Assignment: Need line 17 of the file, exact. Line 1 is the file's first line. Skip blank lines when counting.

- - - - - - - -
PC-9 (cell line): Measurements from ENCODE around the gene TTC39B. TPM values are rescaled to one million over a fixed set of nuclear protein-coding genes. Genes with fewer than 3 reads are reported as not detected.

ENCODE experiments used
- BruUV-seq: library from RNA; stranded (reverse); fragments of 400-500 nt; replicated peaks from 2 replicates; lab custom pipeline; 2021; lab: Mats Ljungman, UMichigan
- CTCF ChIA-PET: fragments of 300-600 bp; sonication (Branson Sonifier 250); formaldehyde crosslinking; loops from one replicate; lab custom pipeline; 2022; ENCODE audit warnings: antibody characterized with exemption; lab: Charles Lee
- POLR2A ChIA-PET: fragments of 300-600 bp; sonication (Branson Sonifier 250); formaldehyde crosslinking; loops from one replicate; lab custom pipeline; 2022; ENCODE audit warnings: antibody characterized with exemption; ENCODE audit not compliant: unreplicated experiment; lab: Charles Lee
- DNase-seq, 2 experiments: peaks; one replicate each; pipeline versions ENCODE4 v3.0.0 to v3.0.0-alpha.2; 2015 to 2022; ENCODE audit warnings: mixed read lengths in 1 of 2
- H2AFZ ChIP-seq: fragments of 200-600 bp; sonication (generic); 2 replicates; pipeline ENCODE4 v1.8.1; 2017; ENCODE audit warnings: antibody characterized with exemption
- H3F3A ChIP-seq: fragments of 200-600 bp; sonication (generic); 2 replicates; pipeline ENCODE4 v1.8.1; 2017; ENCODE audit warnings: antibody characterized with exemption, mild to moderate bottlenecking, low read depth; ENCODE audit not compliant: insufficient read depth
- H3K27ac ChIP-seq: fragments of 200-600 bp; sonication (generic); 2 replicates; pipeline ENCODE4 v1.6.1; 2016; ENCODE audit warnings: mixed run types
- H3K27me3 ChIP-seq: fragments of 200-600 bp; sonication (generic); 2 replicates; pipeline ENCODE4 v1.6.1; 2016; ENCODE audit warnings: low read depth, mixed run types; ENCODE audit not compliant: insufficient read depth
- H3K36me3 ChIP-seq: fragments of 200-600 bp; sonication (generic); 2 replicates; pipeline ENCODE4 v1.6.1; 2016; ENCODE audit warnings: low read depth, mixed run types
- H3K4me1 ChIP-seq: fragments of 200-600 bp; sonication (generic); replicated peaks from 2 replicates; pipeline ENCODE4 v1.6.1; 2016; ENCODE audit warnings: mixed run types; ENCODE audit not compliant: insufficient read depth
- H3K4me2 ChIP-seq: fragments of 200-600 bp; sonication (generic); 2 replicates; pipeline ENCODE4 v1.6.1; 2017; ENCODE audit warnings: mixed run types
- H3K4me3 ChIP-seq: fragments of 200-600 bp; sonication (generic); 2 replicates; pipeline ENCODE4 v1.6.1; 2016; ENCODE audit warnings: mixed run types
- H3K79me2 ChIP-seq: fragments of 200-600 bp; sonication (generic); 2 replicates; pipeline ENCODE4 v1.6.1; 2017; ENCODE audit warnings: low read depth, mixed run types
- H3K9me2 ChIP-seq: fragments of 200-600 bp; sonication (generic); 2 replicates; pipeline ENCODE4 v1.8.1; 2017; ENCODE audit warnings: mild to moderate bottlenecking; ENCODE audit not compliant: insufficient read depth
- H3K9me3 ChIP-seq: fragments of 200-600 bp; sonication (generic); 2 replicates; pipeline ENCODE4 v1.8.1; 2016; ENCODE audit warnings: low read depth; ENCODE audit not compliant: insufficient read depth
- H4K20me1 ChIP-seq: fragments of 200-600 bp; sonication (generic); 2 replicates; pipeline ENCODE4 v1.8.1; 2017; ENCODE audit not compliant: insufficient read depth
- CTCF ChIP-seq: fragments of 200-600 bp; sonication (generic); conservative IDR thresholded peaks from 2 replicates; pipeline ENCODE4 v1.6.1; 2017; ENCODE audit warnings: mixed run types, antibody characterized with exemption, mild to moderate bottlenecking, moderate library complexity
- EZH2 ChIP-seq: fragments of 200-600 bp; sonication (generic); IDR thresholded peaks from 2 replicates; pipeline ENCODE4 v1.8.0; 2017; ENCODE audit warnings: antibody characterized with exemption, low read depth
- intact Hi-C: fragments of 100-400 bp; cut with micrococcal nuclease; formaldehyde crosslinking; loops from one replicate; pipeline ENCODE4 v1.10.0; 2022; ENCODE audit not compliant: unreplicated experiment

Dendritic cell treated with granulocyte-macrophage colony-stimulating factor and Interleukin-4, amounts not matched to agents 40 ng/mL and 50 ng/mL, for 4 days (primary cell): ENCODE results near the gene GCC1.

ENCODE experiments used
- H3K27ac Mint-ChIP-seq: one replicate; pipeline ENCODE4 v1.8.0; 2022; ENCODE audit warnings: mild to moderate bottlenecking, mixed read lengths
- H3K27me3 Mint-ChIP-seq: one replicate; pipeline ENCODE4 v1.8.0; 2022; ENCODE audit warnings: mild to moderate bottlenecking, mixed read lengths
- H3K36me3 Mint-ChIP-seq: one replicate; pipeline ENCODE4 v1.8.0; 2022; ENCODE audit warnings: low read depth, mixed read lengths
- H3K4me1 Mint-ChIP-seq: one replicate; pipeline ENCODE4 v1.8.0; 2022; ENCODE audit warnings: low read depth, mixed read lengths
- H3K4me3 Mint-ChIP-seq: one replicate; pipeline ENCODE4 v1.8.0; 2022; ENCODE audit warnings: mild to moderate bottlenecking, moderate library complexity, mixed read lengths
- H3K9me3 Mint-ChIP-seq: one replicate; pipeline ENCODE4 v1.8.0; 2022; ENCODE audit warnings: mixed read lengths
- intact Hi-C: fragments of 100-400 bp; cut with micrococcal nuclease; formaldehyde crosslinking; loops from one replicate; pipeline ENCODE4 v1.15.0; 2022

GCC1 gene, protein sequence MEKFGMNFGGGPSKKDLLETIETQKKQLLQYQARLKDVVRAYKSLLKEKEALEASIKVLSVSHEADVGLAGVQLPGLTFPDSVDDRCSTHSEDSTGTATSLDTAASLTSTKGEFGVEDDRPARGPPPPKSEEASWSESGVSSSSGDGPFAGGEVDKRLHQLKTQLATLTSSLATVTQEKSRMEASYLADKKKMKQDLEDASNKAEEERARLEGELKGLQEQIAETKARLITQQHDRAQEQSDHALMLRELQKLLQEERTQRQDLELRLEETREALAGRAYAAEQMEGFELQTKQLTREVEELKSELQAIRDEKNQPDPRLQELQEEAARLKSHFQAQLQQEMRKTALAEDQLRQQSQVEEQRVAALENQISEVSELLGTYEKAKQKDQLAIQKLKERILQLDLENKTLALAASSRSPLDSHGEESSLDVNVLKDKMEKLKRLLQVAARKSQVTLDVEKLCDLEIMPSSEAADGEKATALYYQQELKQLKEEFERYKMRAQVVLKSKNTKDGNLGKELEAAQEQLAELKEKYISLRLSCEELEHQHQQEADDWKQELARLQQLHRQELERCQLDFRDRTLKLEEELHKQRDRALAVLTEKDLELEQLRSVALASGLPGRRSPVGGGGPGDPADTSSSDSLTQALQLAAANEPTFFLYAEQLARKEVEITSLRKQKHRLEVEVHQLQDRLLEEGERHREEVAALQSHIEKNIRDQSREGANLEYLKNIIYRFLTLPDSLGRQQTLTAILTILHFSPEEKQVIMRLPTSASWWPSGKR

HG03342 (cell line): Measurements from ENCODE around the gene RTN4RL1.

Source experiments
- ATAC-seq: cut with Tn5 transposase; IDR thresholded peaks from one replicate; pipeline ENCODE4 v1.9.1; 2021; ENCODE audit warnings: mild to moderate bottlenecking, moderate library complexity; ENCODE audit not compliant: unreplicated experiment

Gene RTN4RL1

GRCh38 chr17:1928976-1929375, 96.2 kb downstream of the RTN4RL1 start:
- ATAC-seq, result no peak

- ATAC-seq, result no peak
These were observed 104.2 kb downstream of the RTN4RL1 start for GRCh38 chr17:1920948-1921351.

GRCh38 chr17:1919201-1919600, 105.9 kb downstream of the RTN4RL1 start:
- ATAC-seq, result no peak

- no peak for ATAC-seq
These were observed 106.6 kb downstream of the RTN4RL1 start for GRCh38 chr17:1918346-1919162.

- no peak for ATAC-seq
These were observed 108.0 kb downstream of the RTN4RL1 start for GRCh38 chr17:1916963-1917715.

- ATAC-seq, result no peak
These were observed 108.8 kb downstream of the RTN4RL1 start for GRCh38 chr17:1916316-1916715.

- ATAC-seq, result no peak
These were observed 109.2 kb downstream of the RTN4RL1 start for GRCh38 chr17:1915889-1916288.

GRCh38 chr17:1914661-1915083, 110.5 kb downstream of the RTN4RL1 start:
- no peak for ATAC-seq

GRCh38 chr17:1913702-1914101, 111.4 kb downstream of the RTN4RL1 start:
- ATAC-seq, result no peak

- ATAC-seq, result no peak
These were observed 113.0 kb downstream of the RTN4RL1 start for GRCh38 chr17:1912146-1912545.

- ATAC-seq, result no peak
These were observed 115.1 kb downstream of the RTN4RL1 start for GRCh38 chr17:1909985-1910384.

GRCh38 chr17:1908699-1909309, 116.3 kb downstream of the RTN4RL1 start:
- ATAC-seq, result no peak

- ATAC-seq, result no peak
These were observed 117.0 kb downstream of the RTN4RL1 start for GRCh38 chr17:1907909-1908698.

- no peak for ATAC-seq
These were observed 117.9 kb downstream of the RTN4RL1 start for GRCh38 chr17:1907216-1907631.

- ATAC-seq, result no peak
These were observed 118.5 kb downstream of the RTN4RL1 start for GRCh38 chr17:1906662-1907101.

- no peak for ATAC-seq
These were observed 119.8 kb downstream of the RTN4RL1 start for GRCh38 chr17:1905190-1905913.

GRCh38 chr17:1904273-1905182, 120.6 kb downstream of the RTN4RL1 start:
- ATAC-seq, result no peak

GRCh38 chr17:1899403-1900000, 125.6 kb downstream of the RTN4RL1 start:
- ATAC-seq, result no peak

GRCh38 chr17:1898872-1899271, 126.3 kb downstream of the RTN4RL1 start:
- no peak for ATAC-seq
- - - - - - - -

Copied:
- H3K9me3 ChIP-seq: fragments of 200-600 bp; sonication (generic); 2 replicates; pipeline ENCODE4 v1.8.1; 2016; ENCODE audit warnings: low read depth; ENCODE audit not compliant: insufficient read depth